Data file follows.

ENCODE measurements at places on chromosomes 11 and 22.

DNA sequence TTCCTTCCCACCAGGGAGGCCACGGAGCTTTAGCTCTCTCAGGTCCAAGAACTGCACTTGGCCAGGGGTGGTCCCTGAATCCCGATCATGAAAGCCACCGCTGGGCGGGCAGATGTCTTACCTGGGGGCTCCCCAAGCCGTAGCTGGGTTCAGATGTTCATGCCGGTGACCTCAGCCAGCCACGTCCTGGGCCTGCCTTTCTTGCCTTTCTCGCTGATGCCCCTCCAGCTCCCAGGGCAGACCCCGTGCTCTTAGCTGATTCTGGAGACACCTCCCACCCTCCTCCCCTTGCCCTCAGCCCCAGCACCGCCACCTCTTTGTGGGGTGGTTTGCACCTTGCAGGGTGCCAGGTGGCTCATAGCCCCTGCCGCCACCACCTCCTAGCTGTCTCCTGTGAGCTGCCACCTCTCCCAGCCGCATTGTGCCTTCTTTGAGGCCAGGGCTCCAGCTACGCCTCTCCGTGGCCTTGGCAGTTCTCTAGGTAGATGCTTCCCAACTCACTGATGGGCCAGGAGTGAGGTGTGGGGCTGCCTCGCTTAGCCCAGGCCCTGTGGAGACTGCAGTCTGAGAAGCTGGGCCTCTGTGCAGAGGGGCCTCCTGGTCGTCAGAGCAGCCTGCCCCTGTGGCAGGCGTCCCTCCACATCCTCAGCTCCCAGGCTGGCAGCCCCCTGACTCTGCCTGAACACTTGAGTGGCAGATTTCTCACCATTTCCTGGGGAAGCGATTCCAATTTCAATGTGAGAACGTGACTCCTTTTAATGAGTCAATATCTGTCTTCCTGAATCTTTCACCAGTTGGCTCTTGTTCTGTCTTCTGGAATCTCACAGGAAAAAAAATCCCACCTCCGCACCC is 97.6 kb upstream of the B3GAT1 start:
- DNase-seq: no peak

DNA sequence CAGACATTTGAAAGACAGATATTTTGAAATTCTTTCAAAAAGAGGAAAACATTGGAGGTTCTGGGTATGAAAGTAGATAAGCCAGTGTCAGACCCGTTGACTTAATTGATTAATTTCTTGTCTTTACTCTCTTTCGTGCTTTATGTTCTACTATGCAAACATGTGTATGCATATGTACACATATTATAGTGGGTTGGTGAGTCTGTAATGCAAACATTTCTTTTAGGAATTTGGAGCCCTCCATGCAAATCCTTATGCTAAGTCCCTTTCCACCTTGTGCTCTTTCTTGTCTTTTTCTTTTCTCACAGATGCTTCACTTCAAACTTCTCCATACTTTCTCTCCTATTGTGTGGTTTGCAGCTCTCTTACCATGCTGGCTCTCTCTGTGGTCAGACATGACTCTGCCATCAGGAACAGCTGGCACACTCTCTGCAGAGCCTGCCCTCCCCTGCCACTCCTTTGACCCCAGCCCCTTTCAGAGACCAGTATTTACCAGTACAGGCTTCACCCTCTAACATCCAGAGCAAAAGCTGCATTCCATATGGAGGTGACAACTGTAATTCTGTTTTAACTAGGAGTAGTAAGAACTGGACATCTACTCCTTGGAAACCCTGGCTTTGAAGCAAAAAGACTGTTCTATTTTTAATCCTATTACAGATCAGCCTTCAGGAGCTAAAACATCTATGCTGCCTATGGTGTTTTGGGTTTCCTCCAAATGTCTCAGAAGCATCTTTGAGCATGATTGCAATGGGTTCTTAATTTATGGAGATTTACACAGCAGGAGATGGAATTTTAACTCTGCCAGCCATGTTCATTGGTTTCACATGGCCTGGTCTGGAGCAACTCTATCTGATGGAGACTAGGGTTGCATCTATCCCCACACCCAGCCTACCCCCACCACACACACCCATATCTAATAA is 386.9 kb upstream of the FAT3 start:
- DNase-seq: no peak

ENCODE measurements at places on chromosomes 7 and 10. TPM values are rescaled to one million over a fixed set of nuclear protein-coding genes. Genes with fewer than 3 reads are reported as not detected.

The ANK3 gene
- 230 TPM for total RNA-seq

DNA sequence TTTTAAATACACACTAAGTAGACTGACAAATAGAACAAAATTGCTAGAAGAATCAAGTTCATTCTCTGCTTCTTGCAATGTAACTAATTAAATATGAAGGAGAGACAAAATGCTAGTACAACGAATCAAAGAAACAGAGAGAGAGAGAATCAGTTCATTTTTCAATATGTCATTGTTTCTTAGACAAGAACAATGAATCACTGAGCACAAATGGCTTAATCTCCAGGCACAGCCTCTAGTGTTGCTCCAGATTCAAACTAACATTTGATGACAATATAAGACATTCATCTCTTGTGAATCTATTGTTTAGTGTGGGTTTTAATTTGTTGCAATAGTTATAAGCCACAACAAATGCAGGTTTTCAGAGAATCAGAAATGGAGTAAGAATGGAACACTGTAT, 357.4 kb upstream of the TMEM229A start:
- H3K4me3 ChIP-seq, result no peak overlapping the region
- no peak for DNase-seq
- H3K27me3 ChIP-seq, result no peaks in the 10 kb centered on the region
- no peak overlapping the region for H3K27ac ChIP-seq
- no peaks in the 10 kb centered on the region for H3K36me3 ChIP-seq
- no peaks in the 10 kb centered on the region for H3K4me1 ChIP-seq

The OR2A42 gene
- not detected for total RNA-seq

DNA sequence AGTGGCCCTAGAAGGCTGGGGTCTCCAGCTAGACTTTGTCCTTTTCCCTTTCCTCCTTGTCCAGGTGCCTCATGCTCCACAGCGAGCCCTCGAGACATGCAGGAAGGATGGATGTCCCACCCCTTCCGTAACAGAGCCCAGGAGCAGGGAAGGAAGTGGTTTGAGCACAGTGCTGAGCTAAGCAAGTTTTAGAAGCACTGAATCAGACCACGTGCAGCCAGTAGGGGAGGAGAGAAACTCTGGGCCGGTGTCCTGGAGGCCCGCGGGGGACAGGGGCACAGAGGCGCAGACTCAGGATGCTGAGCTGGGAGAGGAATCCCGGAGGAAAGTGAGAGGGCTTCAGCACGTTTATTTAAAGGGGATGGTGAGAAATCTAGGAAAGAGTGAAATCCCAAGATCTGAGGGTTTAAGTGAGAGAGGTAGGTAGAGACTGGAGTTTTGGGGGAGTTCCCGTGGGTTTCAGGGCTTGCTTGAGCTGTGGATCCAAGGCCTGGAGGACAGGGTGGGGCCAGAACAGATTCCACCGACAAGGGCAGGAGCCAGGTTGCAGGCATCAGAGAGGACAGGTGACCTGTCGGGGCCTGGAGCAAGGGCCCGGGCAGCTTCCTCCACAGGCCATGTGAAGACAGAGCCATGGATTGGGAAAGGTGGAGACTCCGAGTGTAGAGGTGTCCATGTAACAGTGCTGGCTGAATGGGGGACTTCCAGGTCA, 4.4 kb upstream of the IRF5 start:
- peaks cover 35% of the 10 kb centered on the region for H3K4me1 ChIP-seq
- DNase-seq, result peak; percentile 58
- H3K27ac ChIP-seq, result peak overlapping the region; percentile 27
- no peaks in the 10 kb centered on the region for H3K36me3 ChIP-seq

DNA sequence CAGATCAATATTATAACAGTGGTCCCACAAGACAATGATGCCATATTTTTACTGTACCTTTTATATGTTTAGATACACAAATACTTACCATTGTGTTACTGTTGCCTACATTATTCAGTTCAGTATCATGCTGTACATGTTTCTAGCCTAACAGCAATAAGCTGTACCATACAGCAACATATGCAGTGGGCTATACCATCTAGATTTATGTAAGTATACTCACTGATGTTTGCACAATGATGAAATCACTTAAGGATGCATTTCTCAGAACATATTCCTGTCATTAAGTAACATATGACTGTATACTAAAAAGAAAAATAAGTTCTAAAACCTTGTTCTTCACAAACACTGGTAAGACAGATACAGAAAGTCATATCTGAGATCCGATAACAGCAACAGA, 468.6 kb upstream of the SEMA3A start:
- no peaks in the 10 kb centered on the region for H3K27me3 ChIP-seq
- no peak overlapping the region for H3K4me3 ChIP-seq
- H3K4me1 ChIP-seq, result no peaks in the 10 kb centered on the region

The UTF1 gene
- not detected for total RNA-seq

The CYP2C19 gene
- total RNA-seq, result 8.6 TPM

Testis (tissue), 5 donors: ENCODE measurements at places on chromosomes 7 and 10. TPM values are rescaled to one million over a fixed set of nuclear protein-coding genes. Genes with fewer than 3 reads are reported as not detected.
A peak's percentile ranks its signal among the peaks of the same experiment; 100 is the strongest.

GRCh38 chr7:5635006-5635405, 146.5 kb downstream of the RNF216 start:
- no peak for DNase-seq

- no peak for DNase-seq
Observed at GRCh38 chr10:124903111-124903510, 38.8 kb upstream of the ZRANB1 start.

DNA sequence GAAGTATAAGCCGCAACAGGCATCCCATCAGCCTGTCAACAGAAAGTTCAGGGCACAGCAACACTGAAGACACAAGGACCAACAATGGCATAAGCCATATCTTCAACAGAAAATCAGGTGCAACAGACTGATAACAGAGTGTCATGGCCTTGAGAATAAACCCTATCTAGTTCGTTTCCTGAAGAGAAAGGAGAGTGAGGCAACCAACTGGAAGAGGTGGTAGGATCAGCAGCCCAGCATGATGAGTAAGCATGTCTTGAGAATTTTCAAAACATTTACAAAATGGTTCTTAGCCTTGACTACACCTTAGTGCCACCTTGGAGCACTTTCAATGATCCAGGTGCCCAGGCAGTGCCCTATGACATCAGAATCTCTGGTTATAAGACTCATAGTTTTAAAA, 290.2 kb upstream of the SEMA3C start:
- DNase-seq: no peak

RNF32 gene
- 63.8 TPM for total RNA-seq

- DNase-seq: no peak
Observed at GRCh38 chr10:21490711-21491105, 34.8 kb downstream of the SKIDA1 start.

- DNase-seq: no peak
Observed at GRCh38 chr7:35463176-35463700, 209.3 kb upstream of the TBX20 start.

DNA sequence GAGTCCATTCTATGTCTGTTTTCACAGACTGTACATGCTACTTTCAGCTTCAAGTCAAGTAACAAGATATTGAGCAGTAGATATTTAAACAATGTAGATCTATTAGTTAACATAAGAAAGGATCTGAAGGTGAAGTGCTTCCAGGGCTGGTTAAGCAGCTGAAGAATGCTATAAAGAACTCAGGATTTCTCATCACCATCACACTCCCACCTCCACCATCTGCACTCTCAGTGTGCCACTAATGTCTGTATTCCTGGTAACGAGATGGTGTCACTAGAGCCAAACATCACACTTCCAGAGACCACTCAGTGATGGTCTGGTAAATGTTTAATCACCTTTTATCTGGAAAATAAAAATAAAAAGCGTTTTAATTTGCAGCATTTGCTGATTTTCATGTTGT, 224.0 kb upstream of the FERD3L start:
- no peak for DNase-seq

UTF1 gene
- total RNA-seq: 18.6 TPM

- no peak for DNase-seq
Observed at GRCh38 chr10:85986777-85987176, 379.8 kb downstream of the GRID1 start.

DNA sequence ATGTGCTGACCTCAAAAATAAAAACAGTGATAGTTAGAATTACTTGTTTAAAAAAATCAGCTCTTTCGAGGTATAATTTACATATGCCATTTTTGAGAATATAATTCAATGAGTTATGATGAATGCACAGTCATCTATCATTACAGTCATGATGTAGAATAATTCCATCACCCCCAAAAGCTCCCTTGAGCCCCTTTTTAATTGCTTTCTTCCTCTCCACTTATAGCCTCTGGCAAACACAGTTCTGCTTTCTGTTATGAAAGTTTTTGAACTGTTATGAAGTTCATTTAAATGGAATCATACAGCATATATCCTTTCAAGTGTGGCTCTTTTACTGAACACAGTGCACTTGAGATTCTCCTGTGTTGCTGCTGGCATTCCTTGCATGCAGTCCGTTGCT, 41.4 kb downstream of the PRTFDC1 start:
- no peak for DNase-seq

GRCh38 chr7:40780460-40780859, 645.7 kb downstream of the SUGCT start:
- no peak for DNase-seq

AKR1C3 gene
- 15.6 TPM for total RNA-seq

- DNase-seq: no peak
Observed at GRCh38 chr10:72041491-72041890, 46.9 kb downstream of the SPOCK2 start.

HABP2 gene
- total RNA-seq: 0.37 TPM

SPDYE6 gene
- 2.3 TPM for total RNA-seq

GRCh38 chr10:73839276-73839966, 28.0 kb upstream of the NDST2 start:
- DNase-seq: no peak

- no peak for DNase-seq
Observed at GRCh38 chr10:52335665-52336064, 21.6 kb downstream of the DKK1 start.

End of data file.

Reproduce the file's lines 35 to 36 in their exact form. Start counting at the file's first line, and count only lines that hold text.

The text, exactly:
- no peak for DNase-seq
Observed at GRCh38 chr10:124903111-124903510, 38.8 kb upstream of the ZRANB1 start.